• Editor’s Note: From December 1884 to September 1885, an ax-wielding killer took the lives of five women in an unprecedented spree that terrified the citizens of Austin and left police at a loss for clues and suspects. Worst of all, the monster O. Henry called “The Servant Girl Annihilator” was not done yet.
As the trickle of departing inhabitants turned into a torrent and visitors cancelled trips to the capital, local officialdom, especially the mayor, and business leaders feared the unsolved slayings would wreck their grand plans for the city’s glorious future.
The University of Texas, which Austin had stolen from Tyler, the rightful winner of a statewide plebiscite, had been open for two years and boasted an enrollment of 250 students. Cornerstones were laid for the new capitol in March 1885 and for the magnificent Driskill Hotel four months later. Everything was coming along quite nicely until the anonymous assassin began chopping up innocent women and children.
Nine months into his sham investigation, Police Chief Grooms Lee had nothing whatsoever to show for his woeful effort. Even his influential father, who had ramrodded his appointment, conceded the time had come to replace him.
With elections mere weeks away, that was music to the embattled mayor’s ears. His first choice agreed to take the job—former Texas Ranger James Lucy, whose claim to fame was his part in the 1878 shooting of train and bank robber Sam Bass.
The dwindling number of Austinites still in town were at first overjoyed and relieved at the news of Lucy’s hiring. His recruitment of a score of old Rangers just as hard-nosed gave people even more confidence that the ax killer’s days were numbered.
But the stricken city was not prepared for the get-tough tactics Chief Lucy employed. This is how Skip Hollandsworth described it in a 2000 article in Texas Monthly:
Lucy ordered his troops “to stop strangers and to ask them what their business was in town. If the answers were not satisfactory, the strangers were given 24 hours to leave town. Spurred on by a $3,000 reward offered by a citizen’s committee…as well as a $300 reward by the Texas governor, private detectives and police officers from other cities arrived in Austin in droves… . The city was turning into a police state.”
Not to be outdone, the district attorney, the mayor’s younger brother, took a flimsy case to trial. He prosecuted Walter Spence, the black companion of the maniac’s first victim, for the murder of Mollie Smith even though the defendant had sustained serious wounds in the attack. An all-white jury wasted no time in finding Spence not guilty as charged.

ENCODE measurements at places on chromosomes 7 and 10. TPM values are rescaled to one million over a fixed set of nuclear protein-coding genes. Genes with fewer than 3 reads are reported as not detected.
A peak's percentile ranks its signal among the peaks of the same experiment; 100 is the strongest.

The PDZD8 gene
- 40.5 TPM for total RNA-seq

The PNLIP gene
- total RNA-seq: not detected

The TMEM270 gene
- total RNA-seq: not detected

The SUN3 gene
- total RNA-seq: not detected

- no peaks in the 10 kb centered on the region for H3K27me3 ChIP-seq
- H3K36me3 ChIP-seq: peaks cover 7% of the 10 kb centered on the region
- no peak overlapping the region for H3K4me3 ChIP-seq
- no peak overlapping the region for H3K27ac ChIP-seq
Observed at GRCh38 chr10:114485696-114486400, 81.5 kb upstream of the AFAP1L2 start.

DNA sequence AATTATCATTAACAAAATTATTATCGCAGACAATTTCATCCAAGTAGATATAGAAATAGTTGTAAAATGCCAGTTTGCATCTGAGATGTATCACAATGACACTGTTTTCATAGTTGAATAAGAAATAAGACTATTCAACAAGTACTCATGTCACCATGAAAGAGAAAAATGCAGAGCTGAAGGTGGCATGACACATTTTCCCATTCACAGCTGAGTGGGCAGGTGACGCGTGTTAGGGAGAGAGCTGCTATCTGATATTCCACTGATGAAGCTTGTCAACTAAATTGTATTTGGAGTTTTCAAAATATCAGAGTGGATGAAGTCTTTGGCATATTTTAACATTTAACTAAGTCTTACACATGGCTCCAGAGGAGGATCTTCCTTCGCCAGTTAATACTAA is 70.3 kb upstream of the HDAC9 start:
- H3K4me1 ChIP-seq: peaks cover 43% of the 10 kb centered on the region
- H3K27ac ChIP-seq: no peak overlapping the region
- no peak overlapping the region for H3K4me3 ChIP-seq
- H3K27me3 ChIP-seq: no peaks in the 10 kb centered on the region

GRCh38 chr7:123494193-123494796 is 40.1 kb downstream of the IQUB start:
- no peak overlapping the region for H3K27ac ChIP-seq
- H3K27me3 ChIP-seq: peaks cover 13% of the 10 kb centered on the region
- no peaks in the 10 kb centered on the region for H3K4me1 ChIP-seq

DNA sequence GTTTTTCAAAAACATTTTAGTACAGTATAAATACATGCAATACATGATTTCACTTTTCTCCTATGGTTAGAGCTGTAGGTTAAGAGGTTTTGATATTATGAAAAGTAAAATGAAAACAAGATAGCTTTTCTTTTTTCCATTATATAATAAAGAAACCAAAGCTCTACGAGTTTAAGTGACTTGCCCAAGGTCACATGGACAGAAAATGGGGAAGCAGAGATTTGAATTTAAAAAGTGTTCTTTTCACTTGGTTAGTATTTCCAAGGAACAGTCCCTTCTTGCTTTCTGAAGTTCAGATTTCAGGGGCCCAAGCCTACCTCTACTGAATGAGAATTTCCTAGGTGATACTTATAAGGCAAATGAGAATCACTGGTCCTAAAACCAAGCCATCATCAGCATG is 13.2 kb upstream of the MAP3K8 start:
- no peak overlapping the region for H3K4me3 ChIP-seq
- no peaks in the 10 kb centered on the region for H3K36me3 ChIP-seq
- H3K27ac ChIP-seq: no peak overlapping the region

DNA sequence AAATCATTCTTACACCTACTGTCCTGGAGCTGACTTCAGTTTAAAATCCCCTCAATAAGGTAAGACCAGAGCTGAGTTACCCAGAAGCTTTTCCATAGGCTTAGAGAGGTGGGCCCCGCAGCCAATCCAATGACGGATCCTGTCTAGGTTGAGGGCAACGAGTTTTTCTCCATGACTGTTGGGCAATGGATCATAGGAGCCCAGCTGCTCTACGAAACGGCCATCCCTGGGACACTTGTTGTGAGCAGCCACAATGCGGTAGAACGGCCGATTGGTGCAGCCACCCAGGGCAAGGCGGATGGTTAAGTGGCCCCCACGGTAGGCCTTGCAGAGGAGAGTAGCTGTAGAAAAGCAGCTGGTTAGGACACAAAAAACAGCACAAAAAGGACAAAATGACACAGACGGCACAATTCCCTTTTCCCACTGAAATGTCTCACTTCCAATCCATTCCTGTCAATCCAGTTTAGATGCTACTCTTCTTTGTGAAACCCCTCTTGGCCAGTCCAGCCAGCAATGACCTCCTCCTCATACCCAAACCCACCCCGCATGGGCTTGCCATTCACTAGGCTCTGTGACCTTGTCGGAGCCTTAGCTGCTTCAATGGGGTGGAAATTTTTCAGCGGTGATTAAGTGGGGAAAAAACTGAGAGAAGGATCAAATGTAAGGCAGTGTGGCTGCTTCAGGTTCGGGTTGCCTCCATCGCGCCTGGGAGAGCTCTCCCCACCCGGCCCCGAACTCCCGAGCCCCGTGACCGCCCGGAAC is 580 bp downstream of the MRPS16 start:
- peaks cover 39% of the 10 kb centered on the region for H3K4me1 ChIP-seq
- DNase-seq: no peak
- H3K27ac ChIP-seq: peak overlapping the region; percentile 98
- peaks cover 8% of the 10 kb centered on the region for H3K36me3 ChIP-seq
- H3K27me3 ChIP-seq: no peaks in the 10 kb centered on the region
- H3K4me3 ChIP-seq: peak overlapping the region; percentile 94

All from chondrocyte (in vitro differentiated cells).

As if to prove there was nothing that could be done to stop him, the ax killer murdered two white women an hour apart on Christmas Eve 1885. The body of Sue Hancock, “one of the most refined ladies in Austin,” according to a published report, was found by her husband behind their house. Her skull had been split wide open and a sharp metal object driven into her brain. The second victim, Eula Phillips, was also discovered by her spouse in the alley in the rear of her father-in-law’s place.
“Blood! Blood! Blood! Last Night’s Horrible Butchery!” was the eye-catching banner headline in the Christmas morning edition of The Statesman. That holiday afternoon 500 men from all walks came together in a mass meeting to discuss what could be done to bring an end to the ax murderer’s reign of terror.
Everything from giant lamps to illuminate every street at night to setting off the fire alarms to alert the populace to an attack, the latter the governor’s idea, were debated. No consensus was reached, and the attendees left the meeting feeling just as angry and even more frustrated.
In a transparent attempt to salvage his tarnished reputation, the DA charged the husbands of the two latest victims with the Christmas Eve slayings of their wives. While he did not try to pin the preceding murders on the accused, the prosecutor hoped to calm the public and save his job.
Skip Hollandsworth compared the trial of Jimmy Phillips to the O.J. Simpson spectacle a century later for sheer sensationalism. Titillating testimony portrayed his beautiful beloved as a habitually unfaithful wife often seen at a hotel known as a scandalous love nest. The DA argued that Jimmy Phillips finally snapped and tried to make his vengeful outburst look like the work of the notorious ax killer.
The jury bought enough of that story to find Jimmy Phillips guilty but went easy on the punishment, giving him only seven years. Six months later, the conviction was overturned on appeal, and he was as free as a bird. Moses Hancock, the defendant in the next trial, was exonerated in the first round and did not have to wait on a higher court.
The murders mysteriously stopped, and life in Austin slowly returned to normal. Two years later, a string of virtually identical crimes in the Whitechapel section of London caused some to wonder if the ax killer, who vanished from Austin, had resurfaced as Jack The Ripper. There are researchers and writers that believe they are one and the